Using molecular techniques and bioinformatics tools, we studied the vector-host interactions and the molecular epidemiology of West Nile virus (WNV) in western Iran. Mosquitoes were collected during 2017 and 2018. DNA typing assays were used to study vector-host interactions. Mosquitoes were screened by RT-PCR for the genomes of five virus families. WNV-positive samples were fully sequenced and evolutionary tree and molecular architecture were constructed by Geneious software and SWISS-MODEL workspace, respectively. A total of 5028 mosquito specimens were collected and identified. The most prevalent species was Culex (Cx.) pipiens complex (57.3%). Analysis of the blood-feeding preferences of blood-fed mosquitoes revealed six mammalian and one bird species as hosts. One mosquito pool containing non-blood-fed Cx. theileri and one blood-fed Culex pipiens pipiens (Cpp.) biotype pipiens were positive for WNV. A phylogram indicated that the obtained WNV sequences belonged to lineage 2, subclade 2 g. Several amino acid substitutions suspected as virulence markers were observed in the Iranian WNV strains. The three-dimensional structural homology model of the E-protein identified hot spot domains known to facilitate virus invasion and neurotropism. The recent detection of WNV lineage 2 in mosquitoes from several regions of Iran in consecutive years suggests that the virus is established in the country.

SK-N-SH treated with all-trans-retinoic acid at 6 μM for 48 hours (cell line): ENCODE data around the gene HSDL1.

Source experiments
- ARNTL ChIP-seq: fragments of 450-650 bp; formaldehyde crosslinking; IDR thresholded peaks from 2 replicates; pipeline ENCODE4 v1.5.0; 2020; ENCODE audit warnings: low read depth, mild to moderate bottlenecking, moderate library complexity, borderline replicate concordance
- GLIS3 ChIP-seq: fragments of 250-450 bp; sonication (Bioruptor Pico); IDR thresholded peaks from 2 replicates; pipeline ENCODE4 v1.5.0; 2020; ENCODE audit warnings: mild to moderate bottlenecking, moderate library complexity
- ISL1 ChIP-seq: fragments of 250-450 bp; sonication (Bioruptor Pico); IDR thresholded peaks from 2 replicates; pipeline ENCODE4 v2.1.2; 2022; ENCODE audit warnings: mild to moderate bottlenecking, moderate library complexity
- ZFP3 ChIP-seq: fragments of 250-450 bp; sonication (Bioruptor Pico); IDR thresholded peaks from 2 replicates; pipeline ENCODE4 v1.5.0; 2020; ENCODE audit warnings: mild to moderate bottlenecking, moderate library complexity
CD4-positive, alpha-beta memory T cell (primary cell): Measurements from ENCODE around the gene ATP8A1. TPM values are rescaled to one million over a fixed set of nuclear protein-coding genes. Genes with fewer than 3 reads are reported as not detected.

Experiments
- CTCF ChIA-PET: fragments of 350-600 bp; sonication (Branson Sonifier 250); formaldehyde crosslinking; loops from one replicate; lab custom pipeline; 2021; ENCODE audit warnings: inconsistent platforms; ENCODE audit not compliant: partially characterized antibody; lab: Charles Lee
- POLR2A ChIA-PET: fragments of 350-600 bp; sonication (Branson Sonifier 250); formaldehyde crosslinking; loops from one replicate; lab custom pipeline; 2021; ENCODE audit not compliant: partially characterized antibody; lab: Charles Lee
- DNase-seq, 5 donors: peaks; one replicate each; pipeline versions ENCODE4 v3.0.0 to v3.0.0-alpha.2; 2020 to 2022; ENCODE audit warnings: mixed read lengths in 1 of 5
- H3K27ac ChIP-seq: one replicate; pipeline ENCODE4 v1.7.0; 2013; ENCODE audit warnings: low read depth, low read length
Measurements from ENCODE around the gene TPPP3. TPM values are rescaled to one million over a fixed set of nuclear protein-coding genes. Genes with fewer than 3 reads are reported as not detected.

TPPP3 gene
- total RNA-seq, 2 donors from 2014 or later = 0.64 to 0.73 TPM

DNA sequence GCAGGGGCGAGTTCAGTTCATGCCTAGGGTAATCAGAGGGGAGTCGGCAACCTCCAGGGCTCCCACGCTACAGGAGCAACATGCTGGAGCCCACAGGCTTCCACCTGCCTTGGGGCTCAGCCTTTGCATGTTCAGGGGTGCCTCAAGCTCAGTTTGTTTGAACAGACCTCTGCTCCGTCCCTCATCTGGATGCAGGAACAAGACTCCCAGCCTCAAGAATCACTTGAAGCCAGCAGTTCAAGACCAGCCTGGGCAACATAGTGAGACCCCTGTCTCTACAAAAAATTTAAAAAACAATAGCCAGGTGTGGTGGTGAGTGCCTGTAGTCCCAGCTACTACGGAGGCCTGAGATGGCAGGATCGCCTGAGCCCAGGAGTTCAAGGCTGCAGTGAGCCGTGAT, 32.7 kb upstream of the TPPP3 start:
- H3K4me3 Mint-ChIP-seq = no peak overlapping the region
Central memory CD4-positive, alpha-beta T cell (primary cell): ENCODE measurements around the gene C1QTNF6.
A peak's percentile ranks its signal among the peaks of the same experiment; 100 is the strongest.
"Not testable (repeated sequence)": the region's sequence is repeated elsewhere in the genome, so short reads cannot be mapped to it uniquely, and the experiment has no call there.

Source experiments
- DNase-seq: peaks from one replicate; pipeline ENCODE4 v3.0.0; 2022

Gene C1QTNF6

ASJC Scopus subject areas